Ochs, who was endorsed by Roger Stone, Donald Trump’s former informal campaign adviser and longtime ally, told KITV that he was not a racist or white supremacist. “I’m happy to talk to anyone. And again, I am either the world’s worst racist, or I’m not a racist. You have to acknowledge that a white supremacist does not marry a Black woman and have a mixed family, that is not what that word means and the people that are throwing it around are disingenuous.”


“It was the biggest leap I had ever made in my life.”

Tam was born and raised in Honolulu; his mother and father, he writes on his website, “were hard-working immigrant parents from Hong Kong and Taiwan who fled with their families from hardships in their home countries in search for a better life in the United States.”

His father was an assistant to a draftsman, and his mother was a saleswoman at Maui Divers. His family went on to open Central Pacific Properties Inc., a local small real estate firm.

Tam left Hawaii to attend Penn State University, where he studied history, thinking he might go to law school or do a master’s degree. He returned to Hawaii—aged 23—to work at his family’s real estate business. He felt he wasn’t making enough money, and left after a year to take on an administrative job at the state legislature, “where I immediately fell in love with public service,” he told The Daily Beast.

In 2016, Tam served as a legislative aide, and in 2017 he was appointed to manage the office of Sen. Stanley Chang. The Victory Fund, which supported a number of successful LGBTQ candidates in election races including Tam, said that during his tenure Tam “has been instrumental in the passage of Hawaii’s conversion therapy ban for minors, as well as working with stakeholders in passing a ban on gay panic defense.”

Tam told The Daily Beast that last year he decided he would run for public office himself. “I saw that our community and state were hurting, and needed new voices, new leadership, new ideas, and new innovations, and so I threw my hat into the ring. It was the biggest leap I had ever made in my life.”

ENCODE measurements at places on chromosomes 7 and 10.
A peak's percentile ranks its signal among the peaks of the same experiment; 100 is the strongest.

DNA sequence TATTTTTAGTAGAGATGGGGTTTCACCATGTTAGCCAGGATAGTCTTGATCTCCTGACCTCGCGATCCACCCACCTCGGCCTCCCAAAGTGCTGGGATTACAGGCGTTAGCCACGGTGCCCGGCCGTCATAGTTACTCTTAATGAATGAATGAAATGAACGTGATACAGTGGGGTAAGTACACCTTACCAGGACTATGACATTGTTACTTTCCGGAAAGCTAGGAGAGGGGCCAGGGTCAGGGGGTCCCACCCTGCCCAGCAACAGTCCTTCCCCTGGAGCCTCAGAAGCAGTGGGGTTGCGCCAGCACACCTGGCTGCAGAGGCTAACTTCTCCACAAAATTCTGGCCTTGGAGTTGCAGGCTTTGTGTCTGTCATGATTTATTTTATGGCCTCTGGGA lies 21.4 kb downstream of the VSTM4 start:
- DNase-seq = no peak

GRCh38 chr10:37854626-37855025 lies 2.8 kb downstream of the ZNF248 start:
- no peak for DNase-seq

Tam came out as gay while at college. He said he had “never faced many challenges in terms of employment. It’s never been an issue for me really, but I understand it’s important to have a seat at the table. As Elizabeth Warren once said, ‘If you don’t have a seat at the table, you’re probably on the menu.’”

His family—mom, dad, sister, and grandmother—“are my biggest supporters. They are ecstatic, over the moon, right now, and have been in this with me since the primary.” Tam is single. Right now, he is focused on his new job, “and whatever happens happens in that part of my life.”

Tam believes the victories of young, first-time candidates shows Hawaii was “definitely in the mood for change this election cycle. I am also happy that when we join the legislature, long-time legislators will also be there. I truly believe we have lot to learn as new candidates, and I want to learn from the more experienced ones. We’re not there to destroy everything and start from scratch. We want to build on what we have so far.”

Hawaii, said Tam, like the rest of America was extremely divided. He quoted Ruth Bader Ginsburg: “A great man once said that the true symbol of the United States is not the bald eagle. It is the pendulum. And when the pendulum swings too far in one direction it will go back.” Tam hopes this election will prove to be once such moment.

“I believe there have been heated exchanges between family members, friends, peers, and colleagues in Hawaii. There are definitely a lot of people who voted for Biden and others who voted for Trump who do not see eye to eye. But in Hawaii we respect each other. We have this thing called the ‘Aloha Spirit,’ which means that at the end of the day, no matter what our beliefs are, we remain friends and cordial and respectful. We have not had riots or unrest here. There have been protests, but it hasn’t escalated to what I’ve seen on the mainland.”

This reporter asked if Ochs had call Tam to concede, or if the the pair had spoken since Tam’s victory.

“We have not spoken,” Tam said. His tone suggested he didn’t much mind about that, this reporter said.

“I am fine either way, said Tam. “I know it is not easy being a candidate, so I understand.”